Babies live in a cheerful environment and
receive the best of care until they are
placed with their new family.
(Images: Justin Foxton)
• Justin Foxton
The Baby House
+27 31 561 4282 or +27 82 354 1839
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With initiatives such as Stop Crime Say Hello, marketing whizzkid, social commentator and self-titled passionate South African Justin Foxton is committed to changing the country for the better.
After a five-year stay in the UK, Foxton returned to his home country in 2008 and, concerned by the situation of crime and violence – and the South African attitude to that situation, which was often one of apathy or helplessness – he became determined to do something.
Now in its fourth year, Foxton’s social initiative Stop Crime Say Hello encourages citizens to communicate and treat their fellows with dignity and respect, rather than live in fear of each other. All it takes is a simple “hello” – and, Foxton argues, one small act of friendship could easily lead to bigger ones.
Believing that an earlier intervention could have an even greater positive effect, some months ago Foxton launched a new project aimed at helping to promote an environment of peace and tolerance in South Africa.
Foxton and his wife Cathy run the centre, which opened in mid-2010, from their own home in Umhlanga, north of Durban in KwaZulu-Natal.
The Baby House is registered with the Durban branch of Child Welfare, and with Habit – the HIV Abandoned Babies and Infants Trust.
It’s one of three Habit baby homes run in the area by that organisation, to care for babies in the transition phase between abandonment and placement in an adoptive or foster family.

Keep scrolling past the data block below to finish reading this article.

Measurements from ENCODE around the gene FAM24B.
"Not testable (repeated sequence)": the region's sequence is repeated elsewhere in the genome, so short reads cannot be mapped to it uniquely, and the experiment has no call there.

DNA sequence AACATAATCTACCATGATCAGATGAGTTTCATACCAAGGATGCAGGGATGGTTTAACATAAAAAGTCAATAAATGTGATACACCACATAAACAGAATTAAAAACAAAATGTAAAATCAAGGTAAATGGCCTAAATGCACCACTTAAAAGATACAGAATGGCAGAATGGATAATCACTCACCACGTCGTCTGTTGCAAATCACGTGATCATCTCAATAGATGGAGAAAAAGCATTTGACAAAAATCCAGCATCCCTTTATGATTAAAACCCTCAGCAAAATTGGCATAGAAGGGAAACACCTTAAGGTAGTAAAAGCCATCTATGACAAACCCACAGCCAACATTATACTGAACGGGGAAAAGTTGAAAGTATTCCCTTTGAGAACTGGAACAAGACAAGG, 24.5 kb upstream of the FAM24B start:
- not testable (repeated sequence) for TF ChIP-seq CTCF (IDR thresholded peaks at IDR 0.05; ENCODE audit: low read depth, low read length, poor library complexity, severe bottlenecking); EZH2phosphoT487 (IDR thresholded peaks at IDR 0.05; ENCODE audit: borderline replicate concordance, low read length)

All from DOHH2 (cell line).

According to Foxton, the couple converted a portion of their house in order to run the centre from there.
“We have four cots and a dedicated team of supporters and carers who help us keep the babies safe until a suitable family has been identified,” he says.
Although this may seem like a small contribution compared to the enormity of the national situation of hundreds of thousands of abandoned children, he concedes, you have to start somewhere.
And if more people set up baby houses, more babies would find loving homes.
“We’re just ordinary people,” he says, “but this way we can make a difference in our community.”
The centre is small for a reason, says Foxton. “We don’t want to become another orphanage, but by keeping our operations to a manageable scale we know we can do the absolute best for the kids who end up with us.”
Rapid response to a desperate situation
One of the big reasons for abandonment is sheer desperation. A new mother may not have the means to even feed her baby, or an HIV-positive mom can think of no way to give her new-born a chance at survival other than to leave the child near to where she knows help is available – a church, clinic, or hospital.
However, a rapid response and antiretroviral medication within 72 hours of birth cuts down on the mother-to-child HIV transmission rate.
“In the last 18 months we’ve had 11 babies, and not one has left us with HIV,” says Foxton.
They’re not orphans, he adds – they’re just babies, and there should be no stigma attached to the fact that they will be adopted.
“We work closely with Child Welfare to find exactly the right parents for our babies.”
The aim is to get all Baby House infants adopted, but within a reasonable period so that adoptive parents don’t miss out on milestones such as teething, crawling and walking.